Some parts of Canada have seen runaway house price growth so far this year, but Fitch ratings agency says all that is coming to an end soon.
The agency estimates that homes are about 20 per cent overvalued, with some variation depending on the region, and the market is headed for a correction. But it sees low odds of an out-and-out price collapse.
“The price growth that has characterized the country's housing markets for more than a decade will abate, with modest declines to follow,” Fitch said in a statement released Friday.
The agency says Canada is in a good position to weather a downturn in housing primarily because “the Canadian mortgage market does not have significant exposure to riskier mortgage products that would be at high risk of default.”
All the same, many observers say the risk profile of the average mortgage borrower in Canada is worsening. A report from the IMF earlier this year noted that uninsured mortgages are an ever larger part of the Canadian market, and now make up a majority of home loans.
The IMF estimated Canada’s housing market to be 7 to 20 per cent overvalued, depending on the region. Both the IMF and the Fitch estimates are lower than the Bank of Canada’s estimate, late last year, that Canadian housing is overvalued by as much as 30 per cent.
The Bank of Canada last week cut its key lending rate to 0.5 per cent from 0.75 per cent. The major banks all followed suit, lowering their prime lending rates by 0.15 percentage points.
Many economists say a rate cut of this size will do little to further heat the housing market, a view that TD Bank agreed with in a report last week. But the bank noted that mortgage rates have effectively fallen by 0.55 percentage points since the start of the year, and that decrease is still having an effect on the market.
“Based on historical experience, mortgage rate changes of this magnitude can boost demand for housing by 10 per cent to 15 per cent over a six-month period,” economists Beata Caranci and Diana Petramala wrote. "Since existing home sales are up only 6% year-to-date as of June, the past decline in mortgage rates are likely to feed through to demand for several more months."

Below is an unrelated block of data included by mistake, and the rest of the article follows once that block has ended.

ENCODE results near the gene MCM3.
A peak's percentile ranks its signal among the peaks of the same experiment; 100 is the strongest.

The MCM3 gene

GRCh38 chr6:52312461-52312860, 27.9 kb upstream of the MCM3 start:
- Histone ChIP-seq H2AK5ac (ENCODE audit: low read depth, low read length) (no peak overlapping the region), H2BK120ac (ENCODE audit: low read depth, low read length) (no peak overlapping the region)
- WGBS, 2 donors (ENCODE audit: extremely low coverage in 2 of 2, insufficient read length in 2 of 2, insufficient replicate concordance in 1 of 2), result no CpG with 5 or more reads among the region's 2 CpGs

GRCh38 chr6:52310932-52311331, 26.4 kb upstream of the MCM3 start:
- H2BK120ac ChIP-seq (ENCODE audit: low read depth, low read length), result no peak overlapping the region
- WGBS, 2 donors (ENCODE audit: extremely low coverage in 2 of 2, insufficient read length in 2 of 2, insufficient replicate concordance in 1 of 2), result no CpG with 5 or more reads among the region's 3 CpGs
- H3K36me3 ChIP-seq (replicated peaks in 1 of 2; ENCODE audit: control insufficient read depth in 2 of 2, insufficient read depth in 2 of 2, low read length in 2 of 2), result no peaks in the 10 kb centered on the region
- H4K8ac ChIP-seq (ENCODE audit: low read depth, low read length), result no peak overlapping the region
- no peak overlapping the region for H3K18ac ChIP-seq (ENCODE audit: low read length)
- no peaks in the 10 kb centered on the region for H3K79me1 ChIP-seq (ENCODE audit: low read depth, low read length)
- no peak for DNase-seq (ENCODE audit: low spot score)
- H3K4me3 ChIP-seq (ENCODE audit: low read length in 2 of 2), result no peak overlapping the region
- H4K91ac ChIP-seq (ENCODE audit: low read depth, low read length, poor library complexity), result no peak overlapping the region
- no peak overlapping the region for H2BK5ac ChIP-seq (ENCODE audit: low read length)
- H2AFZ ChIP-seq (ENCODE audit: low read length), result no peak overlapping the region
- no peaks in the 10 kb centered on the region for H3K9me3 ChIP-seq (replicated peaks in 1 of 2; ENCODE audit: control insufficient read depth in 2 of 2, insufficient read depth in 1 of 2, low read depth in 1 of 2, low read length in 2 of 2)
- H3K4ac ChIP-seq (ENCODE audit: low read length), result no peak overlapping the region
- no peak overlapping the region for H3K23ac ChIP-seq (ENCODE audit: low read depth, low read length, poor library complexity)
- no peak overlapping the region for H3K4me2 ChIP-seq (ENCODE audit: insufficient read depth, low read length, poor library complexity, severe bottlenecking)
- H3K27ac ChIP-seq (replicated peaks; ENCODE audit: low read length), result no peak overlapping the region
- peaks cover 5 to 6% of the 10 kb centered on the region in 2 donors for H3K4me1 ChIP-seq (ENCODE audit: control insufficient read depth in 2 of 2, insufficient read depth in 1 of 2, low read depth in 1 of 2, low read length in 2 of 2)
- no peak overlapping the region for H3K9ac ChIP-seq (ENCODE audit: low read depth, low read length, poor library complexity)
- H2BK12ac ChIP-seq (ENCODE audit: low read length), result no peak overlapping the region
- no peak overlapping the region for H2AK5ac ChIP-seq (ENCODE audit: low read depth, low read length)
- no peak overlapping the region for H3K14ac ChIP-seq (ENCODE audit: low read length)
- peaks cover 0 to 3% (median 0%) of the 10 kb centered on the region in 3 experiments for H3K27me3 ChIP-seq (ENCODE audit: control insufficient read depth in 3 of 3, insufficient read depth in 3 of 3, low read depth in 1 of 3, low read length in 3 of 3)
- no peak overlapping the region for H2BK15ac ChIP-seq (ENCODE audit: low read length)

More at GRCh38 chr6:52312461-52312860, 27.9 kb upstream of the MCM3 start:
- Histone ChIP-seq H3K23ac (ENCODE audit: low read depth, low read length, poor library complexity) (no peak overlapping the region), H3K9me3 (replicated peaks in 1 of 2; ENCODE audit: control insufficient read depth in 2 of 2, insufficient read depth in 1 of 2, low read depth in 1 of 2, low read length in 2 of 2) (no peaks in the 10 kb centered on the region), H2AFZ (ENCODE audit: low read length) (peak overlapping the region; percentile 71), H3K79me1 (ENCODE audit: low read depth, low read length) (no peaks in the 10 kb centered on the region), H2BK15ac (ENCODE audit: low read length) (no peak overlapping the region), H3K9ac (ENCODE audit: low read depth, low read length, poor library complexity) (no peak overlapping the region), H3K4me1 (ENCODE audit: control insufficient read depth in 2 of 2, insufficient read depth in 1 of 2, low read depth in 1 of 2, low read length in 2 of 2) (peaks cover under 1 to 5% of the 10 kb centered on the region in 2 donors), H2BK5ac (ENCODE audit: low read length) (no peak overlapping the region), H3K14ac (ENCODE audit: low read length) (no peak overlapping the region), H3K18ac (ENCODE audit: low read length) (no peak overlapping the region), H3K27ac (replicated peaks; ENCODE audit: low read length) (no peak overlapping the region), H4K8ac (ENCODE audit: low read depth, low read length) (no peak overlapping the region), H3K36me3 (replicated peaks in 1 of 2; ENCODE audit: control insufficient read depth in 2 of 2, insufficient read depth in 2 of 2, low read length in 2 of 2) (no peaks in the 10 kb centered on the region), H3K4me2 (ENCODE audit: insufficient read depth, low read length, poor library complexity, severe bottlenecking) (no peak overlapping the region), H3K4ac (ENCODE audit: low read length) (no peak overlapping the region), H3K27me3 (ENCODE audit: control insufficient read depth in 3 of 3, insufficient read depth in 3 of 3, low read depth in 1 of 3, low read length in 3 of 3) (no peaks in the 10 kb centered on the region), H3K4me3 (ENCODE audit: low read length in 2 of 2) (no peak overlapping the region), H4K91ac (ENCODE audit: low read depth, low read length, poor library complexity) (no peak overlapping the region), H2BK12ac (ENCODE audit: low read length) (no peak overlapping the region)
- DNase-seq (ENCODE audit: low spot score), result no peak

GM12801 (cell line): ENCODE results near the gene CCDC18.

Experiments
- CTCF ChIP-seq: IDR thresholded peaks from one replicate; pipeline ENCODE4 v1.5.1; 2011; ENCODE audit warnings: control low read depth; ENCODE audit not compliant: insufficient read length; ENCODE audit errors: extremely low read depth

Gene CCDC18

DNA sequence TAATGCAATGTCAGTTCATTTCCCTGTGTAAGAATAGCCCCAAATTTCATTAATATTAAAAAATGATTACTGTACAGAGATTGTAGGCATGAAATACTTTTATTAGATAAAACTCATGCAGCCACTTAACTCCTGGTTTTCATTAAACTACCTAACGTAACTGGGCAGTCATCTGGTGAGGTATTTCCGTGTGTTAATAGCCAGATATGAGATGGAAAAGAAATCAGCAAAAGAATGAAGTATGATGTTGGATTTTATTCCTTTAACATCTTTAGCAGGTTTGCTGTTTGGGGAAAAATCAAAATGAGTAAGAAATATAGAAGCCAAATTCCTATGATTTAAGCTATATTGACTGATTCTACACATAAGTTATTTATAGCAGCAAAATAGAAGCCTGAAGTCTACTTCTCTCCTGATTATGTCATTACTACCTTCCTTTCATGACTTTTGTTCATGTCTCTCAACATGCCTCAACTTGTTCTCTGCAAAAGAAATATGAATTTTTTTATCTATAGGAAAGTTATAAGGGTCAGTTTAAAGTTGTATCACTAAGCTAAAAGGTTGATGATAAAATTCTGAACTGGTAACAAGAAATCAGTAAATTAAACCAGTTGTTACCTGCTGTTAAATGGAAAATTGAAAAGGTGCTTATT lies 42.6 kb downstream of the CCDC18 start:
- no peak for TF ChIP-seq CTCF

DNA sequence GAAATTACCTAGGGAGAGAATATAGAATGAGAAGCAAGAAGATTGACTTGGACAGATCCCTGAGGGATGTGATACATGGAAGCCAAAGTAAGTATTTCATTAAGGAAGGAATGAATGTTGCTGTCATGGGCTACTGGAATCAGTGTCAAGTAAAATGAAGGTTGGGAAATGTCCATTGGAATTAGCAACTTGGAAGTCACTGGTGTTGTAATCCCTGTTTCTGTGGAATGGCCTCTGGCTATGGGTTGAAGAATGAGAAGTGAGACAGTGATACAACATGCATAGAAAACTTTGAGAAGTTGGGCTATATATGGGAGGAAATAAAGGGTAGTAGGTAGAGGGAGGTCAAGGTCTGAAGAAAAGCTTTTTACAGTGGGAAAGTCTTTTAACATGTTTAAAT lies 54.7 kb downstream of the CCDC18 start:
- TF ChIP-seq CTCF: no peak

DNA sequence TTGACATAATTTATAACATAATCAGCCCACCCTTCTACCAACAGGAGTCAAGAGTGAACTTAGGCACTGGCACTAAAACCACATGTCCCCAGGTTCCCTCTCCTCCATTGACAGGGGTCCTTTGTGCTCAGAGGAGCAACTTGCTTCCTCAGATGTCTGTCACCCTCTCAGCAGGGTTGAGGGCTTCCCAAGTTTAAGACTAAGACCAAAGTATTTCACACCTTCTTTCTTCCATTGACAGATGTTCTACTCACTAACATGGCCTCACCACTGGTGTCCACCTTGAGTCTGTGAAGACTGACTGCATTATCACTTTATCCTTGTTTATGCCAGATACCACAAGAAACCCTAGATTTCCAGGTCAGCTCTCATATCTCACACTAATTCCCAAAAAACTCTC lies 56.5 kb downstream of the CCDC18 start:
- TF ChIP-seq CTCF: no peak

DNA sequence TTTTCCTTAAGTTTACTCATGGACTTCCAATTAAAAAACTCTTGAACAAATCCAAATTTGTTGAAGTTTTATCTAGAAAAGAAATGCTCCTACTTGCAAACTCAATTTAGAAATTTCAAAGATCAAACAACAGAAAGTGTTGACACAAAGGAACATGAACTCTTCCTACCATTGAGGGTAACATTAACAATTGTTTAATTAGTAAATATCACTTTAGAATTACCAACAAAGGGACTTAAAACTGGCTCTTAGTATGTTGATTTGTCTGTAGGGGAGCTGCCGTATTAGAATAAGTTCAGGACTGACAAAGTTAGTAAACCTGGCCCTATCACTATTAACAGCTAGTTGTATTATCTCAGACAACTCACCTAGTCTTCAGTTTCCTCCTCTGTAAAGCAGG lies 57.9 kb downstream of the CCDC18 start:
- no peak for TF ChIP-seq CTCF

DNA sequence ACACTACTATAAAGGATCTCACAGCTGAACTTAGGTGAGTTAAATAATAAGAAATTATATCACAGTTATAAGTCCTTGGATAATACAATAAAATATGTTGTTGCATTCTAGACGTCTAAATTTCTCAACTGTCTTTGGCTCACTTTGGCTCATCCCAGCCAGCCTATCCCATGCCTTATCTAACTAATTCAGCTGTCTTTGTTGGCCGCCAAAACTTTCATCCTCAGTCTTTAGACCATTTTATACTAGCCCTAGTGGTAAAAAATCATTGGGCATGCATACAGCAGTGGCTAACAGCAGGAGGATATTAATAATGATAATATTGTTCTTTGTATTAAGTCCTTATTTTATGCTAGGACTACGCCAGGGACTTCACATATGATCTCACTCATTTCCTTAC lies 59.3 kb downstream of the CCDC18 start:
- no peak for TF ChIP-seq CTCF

Fitch said in its report that it doesn’t expect the rate cut “to have much impact on market mortgage rates, or on affordability for current borrowers.”
Fitch also said Toronto and Vancouver are less likely than other places to see price declines thanks to strong economies and population growth.
"But downside risks exist, particularly in markets that have been dependent on robust construction and real estate activity in recent years."
Some analysts see problems coming on the supply side of the market. Ben Rabidoux of North Cove Advisors estimated last week that Canada is building more than two homes for every person entering the working-age group that buys most first homes.
That’s because the working-age population, which was growing unusually quickly in recent years, is now seeing a rapid decline in growth.
But despite a looming possible oversupply, house prices and home sales have been growing strongly in recent months, particularly in Vancouver and Toronto, where detached homes passed the $1 million mark, on average, earlier this year.
While sales dropped slightly last month, May and June were the strongest months on record for home sales, according to data from the Canadian Real Estate Association.
Sales are up 11 per cent from the same period last year, and house prices grew by 9.6 per cent, on average, to $453,560.
Stripping out Toronto and Vancouver, house prices rose a more modest 3.1 per cent.
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Correction: An earlier version of this story reported that TD Bank said the Bank of Canada's most recent rate cut would give the housing market a short-term boost. In fact, the report said an earlier decrease in mortgages rates, and not the BoC cut, would push the housing market upward in the near term. HuffPost Canada regrets the error.